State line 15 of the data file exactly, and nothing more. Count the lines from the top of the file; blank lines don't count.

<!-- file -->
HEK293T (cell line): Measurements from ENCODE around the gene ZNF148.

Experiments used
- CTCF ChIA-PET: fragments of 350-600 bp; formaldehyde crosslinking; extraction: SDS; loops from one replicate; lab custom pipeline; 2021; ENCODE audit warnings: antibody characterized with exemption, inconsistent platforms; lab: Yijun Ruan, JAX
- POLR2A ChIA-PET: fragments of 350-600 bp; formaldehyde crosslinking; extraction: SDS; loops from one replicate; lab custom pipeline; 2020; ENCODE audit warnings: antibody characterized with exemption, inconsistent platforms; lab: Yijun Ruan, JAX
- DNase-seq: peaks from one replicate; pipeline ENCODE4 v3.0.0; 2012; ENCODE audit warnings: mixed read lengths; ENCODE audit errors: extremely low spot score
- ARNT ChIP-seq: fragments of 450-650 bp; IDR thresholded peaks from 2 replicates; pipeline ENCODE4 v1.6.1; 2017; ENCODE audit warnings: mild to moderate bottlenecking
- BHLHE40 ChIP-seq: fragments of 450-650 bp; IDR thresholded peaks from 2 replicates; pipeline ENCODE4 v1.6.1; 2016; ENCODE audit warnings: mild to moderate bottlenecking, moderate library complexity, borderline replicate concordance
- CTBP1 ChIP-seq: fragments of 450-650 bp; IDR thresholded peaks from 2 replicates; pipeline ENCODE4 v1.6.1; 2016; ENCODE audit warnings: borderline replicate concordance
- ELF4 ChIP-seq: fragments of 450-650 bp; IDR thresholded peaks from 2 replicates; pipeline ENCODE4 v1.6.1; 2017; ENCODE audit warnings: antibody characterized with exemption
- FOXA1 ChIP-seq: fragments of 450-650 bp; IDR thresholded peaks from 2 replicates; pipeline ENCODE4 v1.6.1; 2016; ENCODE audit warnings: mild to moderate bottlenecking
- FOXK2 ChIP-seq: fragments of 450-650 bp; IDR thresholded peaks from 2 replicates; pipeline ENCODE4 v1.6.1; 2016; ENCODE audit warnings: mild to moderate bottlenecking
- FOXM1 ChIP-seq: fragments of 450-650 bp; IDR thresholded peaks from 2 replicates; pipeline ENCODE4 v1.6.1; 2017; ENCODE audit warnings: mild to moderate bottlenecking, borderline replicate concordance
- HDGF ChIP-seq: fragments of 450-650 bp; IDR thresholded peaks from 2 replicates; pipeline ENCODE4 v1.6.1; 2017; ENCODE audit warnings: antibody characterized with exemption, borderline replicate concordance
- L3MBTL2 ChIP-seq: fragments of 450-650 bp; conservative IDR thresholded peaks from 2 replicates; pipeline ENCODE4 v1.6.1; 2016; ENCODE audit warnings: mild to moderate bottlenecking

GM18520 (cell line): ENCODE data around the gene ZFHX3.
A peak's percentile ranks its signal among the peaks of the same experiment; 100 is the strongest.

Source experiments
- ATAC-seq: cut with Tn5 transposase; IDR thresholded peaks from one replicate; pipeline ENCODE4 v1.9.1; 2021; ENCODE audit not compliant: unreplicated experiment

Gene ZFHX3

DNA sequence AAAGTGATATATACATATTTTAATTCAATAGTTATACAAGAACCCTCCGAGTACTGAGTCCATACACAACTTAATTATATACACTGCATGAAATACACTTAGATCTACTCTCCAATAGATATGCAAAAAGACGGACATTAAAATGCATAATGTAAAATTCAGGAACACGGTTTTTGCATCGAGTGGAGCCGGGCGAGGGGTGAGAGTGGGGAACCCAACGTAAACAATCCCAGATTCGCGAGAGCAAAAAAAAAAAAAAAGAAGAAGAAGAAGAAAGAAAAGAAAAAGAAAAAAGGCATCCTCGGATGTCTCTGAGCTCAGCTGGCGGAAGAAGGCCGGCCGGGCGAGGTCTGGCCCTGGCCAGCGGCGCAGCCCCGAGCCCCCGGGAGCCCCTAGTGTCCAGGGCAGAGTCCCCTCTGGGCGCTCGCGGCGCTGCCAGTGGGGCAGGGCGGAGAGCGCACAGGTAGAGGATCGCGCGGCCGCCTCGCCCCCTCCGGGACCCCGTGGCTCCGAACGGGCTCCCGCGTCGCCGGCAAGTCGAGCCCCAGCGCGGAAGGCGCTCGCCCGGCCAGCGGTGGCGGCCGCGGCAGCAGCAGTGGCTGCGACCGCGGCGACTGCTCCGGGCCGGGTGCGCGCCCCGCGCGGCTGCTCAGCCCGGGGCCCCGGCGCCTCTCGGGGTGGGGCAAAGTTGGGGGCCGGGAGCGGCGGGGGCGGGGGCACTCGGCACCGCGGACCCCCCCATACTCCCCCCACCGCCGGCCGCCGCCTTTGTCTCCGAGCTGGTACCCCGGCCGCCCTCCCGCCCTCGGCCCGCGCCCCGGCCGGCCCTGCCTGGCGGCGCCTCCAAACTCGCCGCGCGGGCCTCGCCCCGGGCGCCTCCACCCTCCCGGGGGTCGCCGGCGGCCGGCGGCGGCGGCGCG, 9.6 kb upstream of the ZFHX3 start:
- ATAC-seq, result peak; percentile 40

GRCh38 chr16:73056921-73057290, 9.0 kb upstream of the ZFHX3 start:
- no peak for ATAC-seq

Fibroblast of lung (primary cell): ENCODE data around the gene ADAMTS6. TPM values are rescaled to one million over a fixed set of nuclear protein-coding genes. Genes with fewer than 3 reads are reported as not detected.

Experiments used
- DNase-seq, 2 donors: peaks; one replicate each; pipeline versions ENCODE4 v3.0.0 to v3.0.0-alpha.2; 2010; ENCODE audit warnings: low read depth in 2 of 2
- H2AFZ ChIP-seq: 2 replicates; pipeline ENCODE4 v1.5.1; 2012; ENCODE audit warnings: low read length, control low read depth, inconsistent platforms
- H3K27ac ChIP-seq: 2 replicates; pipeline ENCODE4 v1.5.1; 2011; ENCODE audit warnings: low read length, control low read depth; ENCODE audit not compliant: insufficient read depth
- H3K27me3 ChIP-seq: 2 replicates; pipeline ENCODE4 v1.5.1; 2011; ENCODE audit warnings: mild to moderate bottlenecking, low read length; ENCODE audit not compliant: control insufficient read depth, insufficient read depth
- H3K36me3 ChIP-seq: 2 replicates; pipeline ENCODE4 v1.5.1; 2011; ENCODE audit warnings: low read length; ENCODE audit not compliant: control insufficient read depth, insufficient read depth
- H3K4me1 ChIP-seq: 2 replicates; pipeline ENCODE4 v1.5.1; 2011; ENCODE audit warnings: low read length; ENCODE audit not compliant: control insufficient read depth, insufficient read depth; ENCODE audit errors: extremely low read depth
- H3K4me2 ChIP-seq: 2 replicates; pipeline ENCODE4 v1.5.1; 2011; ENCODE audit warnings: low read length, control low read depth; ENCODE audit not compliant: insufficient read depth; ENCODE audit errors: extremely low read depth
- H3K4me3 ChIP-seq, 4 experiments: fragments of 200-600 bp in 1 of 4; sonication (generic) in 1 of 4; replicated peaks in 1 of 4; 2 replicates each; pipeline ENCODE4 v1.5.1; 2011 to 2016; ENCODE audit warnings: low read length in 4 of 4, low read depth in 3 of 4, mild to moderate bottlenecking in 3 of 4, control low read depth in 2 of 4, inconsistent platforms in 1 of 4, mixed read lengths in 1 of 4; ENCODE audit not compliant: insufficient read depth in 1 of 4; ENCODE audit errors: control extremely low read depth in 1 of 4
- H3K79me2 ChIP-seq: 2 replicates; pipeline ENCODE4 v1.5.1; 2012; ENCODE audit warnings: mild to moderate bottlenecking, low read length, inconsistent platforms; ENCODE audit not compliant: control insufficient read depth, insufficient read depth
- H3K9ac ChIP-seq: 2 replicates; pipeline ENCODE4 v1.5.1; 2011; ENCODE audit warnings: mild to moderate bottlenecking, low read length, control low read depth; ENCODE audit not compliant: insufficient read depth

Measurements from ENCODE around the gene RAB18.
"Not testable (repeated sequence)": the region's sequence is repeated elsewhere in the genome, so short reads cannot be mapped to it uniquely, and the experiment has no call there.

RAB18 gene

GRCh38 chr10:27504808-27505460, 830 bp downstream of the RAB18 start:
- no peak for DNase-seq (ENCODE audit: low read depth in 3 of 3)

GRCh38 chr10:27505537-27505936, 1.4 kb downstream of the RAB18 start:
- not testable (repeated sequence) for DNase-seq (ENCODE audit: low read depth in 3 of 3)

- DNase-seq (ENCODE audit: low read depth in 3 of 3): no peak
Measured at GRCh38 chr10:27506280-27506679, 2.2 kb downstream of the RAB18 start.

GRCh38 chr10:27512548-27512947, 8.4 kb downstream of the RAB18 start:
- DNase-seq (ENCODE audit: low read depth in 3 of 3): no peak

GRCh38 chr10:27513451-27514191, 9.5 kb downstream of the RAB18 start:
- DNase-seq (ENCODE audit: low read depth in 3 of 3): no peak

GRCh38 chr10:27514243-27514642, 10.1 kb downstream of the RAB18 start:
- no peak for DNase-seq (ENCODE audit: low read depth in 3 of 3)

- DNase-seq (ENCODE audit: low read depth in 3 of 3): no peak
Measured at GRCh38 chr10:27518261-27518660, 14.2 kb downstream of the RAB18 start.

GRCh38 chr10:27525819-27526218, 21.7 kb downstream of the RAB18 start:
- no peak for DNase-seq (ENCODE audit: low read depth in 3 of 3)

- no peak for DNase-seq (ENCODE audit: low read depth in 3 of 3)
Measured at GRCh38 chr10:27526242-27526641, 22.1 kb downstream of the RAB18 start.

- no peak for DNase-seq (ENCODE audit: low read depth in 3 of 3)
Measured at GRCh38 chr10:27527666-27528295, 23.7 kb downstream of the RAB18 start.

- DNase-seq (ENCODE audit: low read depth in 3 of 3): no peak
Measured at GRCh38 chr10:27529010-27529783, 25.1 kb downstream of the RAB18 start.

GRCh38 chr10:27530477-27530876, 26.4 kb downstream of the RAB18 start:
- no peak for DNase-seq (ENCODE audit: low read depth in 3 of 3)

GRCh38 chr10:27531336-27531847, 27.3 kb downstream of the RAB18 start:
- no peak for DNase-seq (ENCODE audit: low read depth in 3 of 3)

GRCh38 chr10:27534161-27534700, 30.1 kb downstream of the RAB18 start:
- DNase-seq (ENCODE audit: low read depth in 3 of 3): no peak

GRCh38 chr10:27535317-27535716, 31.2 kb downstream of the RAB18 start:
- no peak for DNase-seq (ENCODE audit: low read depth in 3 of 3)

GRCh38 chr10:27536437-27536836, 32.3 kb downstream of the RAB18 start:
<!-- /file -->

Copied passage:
GM18520 (cell line): ENCODE data around the gene ZFHX3.